We’ve all heard of ArriveCAN: the travel app designed to speed up the travelling experience that has ended up costing the Canadian taxpayer over $54M.
While it has a 4.5-star rating in the app store, meaning users are happy with its functionality, many have been critical of the total cost of this government project.
Especially since the app was recently recreated by a developer costing less than $1M in less than 48 hours, prompting the question, what went wrong?
We’ve looked at the costing sheet to see where the money has been spent and how the ArriveCAN team could have improved the process.
No Clear Plan or Strategy
An app that has required over $8.8K worth of updates for over 70 versions of the code, each providing a new feature, clearly needed a more straightforward plan or strategy. The team appears to have overlooked many things.
Cybersecurity seems to have been considered an afterthought, with over $2.5M spent to improve it. In fact, top Canadian mobile app developers recommend you design with security at each stage of the development lifecycle to avoid expensive problems like this arising later on in the pipeline.
In addition to this, developers made $1.7M worth of changes to make the app accessible for users with disabilities. This obvious oversight in the initial app design could undoubtedly have been avoided if designing with a customer-centric focus.
Since the initial version of the app cost the government a mere $80K to create, it’s evident that things needed to be considered in the initial creation of the code, which could have reduced the overall price if planned from the beginning.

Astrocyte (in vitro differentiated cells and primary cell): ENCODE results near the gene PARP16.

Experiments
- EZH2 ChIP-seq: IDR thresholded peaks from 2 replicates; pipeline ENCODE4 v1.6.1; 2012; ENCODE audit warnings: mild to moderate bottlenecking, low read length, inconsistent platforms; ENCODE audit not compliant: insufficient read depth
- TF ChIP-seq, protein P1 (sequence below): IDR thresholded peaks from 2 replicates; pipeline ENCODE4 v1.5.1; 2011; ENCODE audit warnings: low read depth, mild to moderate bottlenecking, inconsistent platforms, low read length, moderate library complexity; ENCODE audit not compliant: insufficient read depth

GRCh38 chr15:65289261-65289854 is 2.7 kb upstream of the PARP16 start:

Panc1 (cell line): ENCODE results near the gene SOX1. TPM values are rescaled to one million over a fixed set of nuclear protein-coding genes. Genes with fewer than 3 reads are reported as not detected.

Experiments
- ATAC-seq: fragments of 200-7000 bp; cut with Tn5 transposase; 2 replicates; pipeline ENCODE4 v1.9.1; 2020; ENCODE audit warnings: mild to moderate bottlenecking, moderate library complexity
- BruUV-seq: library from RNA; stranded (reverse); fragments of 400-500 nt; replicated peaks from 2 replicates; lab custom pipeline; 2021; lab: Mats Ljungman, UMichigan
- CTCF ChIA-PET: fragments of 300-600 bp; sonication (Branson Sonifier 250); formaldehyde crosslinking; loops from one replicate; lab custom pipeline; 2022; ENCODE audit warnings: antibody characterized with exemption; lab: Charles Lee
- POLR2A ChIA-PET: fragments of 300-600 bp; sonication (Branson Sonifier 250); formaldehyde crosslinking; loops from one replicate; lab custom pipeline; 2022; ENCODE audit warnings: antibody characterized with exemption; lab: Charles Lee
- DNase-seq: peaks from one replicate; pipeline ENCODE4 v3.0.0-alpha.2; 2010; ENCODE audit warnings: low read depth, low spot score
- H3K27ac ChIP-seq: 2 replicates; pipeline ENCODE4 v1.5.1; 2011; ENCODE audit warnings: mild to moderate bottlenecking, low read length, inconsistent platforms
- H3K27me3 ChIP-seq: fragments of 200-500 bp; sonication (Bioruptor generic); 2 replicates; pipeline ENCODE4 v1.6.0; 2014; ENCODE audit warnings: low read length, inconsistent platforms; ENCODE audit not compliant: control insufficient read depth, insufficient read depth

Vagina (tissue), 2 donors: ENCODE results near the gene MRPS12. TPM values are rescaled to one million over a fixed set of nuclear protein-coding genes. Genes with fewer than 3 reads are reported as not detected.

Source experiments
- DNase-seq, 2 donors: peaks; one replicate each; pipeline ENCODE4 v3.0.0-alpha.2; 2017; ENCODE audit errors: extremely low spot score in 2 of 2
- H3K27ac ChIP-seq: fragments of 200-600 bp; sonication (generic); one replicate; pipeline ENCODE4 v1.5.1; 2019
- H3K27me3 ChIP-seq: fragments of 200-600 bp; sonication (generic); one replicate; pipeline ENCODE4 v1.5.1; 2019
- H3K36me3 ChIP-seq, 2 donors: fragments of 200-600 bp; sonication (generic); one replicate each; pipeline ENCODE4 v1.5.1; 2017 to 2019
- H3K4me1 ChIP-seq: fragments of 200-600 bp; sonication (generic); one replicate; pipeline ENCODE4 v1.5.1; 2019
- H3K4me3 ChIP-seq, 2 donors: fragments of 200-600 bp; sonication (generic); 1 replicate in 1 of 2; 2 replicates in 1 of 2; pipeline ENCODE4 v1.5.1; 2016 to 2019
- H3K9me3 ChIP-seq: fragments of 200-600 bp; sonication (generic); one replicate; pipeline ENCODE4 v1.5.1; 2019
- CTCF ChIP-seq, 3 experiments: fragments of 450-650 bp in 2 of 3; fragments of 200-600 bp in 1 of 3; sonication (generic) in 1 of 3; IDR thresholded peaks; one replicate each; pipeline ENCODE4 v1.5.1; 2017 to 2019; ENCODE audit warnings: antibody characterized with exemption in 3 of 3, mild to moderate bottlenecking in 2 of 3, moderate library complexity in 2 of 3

The app, in its original form, provided a way for travellers to show their Covid-19 vaccination status and start the process of opening up borders.
It has since been expanded to include customs and immigration functions which will have complicated the app’s code and structure for the developers.
So, what started as a simple method of providing proof of vaccination has become a mesh of different functionalities, sticky taped together
A recent analysis of spending by Globe and Mail found that the app is on track to cost more than $54 million. And, since the app is now just optional on entry to Canada, the total cost of build and maintenance has been brought into question for the Canadian people.
We mentioned earlier the cost of cybersecurity and accessibility as an afterthought. Other prices include $4.6M for cloud hosting services, $4.5M on IT system administration costs, $4.5M on technical support for travellers, and $1.6M for internal project management costs.
For an app that saves “about five minutes” in line each time travellers cross the border, according to the CBSA, it seems like a significant cost burden to carry for not much pay-off.
So, in summary, the ArriveCAN team could have reduced the cost of the app with a clear strategy outlining the essential functions of the app, keeping it simple and with their end user in mind.